(For other news from the Reuters Nordic Investment Summit,
* Finnish IPOs lagging behind Nordic peers
* Bourse chief sees bank regulation encouraging change
* Says Nokia's handset exit could hurt interest in exchange
(Adds comments on Nokia and Finnish taxes, details on listings)
By Jussi Rosendahl
HELSINKI, Oct 2 Companies are once more seeking
to list on Helsinki's stock exchange after a dearth of initial
public offerings (IPOs) in recent years, as new banking
regulations make it harder for them to borrow funds, the
president of Nasdaq OMX Helsinki said.
Once a hot-bed of technology listings, the last
fully-fledged IPO on Helsinki's main list was in 2007 amid a
sluggish economy and a lack of new growth industries. Most
recent offerings have come from spin-offs or dual-listings.
IPOs can give companies more capital for expansion and are
considered a measure of an economy's growth potential.
Low capital volumes and several delistings, including the
recently bankrupt Tiimari, have meant the Helsinki
exchange has lagged bourses in neighbouring Nordic nations and
raised doubts over Finland's reputation as an innovative
The Finnish bourse has added 12 new names to its main list
since 2007, compared with 41 in Stockholm and 30 in Copenhagen.
Nasdaq OMX's market for smaller companies, First North, has also
failed to attract Finnish growth companies: it currently has 5
companies from Finland, 144 from Sweden and 28 from Denmark.
"It is true that following the financial crisis we had a
very long dry season on the Helsinki Stock Exchange in terms of
new listings," exchange president Lauri Rosendahl told the
Reuters Nordic Investment Summit on Wednesday.
"However, during the last 12 to 18 months that has turned
around, and in a very positive way."
He noted the planned listings of restaurant firm Restamax
and real estate trust Orava, and said the bourse was in talks
with other companies contemplating IPOs, both on the main stock
exchange and First North. ,
He declined to say how many companies were involved.
"The outlook is pretty okay," he said. "If the conditions
are favourable, I think we will have more companies."
Rosendahl, who is also in charge of Nasdaq OMX's equity and
derivatives trading for the entire Nordic region, said the
exchange would benefit from Basel III global financial rules.
Many banks are restricting lending as they work towards the
regulations that compel them to hold far more capital relative
to their loans than they did before the 2007-09 financial
crisis. The rules, which will be phased in between now and 2019,
can be met by reducing lending, raising more capital or both.
"Banks will not be able to finance companies the way they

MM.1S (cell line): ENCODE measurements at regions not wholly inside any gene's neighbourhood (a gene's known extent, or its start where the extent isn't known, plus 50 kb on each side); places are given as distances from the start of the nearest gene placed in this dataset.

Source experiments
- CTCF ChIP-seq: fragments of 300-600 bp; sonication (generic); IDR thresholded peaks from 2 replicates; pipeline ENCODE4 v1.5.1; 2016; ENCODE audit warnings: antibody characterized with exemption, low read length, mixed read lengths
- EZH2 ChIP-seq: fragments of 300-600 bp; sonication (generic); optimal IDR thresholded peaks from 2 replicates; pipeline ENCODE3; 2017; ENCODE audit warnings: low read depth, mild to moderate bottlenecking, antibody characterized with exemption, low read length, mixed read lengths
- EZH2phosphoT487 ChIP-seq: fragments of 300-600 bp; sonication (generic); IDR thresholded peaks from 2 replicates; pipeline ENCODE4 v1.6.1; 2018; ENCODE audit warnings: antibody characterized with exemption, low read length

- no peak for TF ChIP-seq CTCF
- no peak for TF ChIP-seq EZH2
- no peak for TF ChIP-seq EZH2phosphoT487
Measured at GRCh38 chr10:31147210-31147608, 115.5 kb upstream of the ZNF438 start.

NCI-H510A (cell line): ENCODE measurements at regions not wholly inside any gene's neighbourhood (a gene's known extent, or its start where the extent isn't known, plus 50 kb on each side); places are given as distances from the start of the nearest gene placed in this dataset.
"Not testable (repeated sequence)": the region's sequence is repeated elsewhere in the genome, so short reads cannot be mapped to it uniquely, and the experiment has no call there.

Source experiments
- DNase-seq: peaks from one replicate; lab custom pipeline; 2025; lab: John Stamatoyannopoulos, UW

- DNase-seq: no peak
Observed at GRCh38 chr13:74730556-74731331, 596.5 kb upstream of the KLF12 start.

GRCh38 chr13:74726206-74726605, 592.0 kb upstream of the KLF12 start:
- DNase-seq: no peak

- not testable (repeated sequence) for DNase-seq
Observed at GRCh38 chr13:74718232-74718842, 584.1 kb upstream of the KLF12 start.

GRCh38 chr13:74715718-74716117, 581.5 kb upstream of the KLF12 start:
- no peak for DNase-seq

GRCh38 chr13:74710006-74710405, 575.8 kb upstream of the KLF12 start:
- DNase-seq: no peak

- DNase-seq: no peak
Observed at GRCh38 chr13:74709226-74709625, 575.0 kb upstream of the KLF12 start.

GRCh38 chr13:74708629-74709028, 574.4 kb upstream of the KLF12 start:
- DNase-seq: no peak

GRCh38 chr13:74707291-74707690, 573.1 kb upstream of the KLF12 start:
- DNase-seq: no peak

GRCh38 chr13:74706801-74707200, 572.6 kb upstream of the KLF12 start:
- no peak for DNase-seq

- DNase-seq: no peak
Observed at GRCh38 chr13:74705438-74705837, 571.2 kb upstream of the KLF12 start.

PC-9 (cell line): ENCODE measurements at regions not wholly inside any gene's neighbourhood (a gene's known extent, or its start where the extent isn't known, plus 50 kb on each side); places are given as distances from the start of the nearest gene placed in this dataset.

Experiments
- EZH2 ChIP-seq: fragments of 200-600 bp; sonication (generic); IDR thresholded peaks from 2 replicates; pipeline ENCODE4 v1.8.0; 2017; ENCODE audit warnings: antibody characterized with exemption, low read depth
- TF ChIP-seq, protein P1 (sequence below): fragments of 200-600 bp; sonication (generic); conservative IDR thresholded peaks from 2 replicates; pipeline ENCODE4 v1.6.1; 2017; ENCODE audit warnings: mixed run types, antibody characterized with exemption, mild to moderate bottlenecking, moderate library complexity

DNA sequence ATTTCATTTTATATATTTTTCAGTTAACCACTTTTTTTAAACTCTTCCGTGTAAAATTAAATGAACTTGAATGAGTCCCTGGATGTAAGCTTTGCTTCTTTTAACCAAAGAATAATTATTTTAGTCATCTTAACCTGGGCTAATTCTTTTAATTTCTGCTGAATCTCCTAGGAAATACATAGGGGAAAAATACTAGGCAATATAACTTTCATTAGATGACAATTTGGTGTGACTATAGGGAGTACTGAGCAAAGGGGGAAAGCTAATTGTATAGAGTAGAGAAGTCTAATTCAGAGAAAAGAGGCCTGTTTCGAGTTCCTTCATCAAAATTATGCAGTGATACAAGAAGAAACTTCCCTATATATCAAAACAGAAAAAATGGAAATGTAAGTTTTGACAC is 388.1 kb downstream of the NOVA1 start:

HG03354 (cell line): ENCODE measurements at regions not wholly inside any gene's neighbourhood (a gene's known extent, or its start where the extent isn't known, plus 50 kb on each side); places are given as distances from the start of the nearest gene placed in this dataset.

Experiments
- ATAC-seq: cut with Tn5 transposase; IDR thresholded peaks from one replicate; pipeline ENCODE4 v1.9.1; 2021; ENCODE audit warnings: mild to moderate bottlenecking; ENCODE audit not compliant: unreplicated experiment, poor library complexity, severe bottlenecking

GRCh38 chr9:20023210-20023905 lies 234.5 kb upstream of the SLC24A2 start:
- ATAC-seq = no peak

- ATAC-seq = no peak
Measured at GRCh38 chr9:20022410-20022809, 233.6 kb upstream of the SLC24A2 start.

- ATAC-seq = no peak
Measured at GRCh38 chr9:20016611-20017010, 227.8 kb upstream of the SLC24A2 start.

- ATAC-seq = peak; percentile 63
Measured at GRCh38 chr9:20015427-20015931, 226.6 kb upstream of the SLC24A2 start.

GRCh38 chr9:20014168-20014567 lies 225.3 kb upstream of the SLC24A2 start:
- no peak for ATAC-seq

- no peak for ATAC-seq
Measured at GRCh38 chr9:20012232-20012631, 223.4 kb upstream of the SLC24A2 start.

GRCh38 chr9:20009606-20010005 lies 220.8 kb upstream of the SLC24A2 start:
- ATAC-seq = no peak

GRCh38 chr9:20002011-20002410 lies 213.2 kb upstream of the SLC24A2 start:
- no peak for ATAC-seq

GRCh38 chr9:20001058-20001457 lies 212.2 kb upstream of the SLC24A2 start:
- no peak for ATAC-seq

used to," Rosendahl said. "In Finland this change is
particularly big because we have the most bank-centred debt
capital market in Europe."
Finland is one of the few triple-A rated economies in the
euro zone, but fell into recession earlier this year as its
exports have been hit by Europe's prolonged economic downturn.
In addition to a lack of listings, the Helsinki bourse has
also seen low trading volumes.
The Helsinki exchange's turnover fell to 98.7 billion euros
($133.5 billion) last year, around 75 percent lower than in
2007, although Rosendahl said that was a Europe-wide trend,
He said the sale of Nokia's handset business to
Microsoft could lead to a further drop in investors'
interest in the bourse. In its heyday, the one-time mobile phone
leader helped to attract global investors to the Finnish market.
"The impact (of Nokia's deal) will be big of course, because
it has been the flagship company," said Rosendahl, who
previously followed the handset maker as a technology analyst.
"But as you know, (Nokia) has been having its difficulties
for a number of years ... so the risk ... in terms of trading
volumes and share price development and so forth, that has
practically already materialised."
Another problem for the Finnish market has been the low
level of investment capital, and Rosendahl said this was partly
due to high taxes which discourage households from investing.
Finnish households held a total of 80 billion euros in bank
accounts as of the end of 2012.
Rosendahl said the government should cut taxes on listed
companies' dividend payments, which are currently higher than
those paid out by private firms. The status quo is also seen as
an obstacle for companies' IPO plans.
"You don't find that kind of structural difference anywhere
else," Rosendahl said of the tax, which he called an "odd old
"We will definitely need all the capital we have in this
country to be in the most efficient use, so to say. Households
are traditionally very defensive in their savings approach in
Finland relative to most other countries."
In another effort to boost activity, the bourse is looking
to establish a market where small and medium-sized companies
would be able to issue debt on a public market, Rosendahl said.
($1 = 0.7393 euros)
Follow Reuters Summits on Twitter @Reuters_Summits
(Additional reporting by Terhi Kinnunen; Editing by Ritsuko
Ando, Pravin Char and Mark Potter)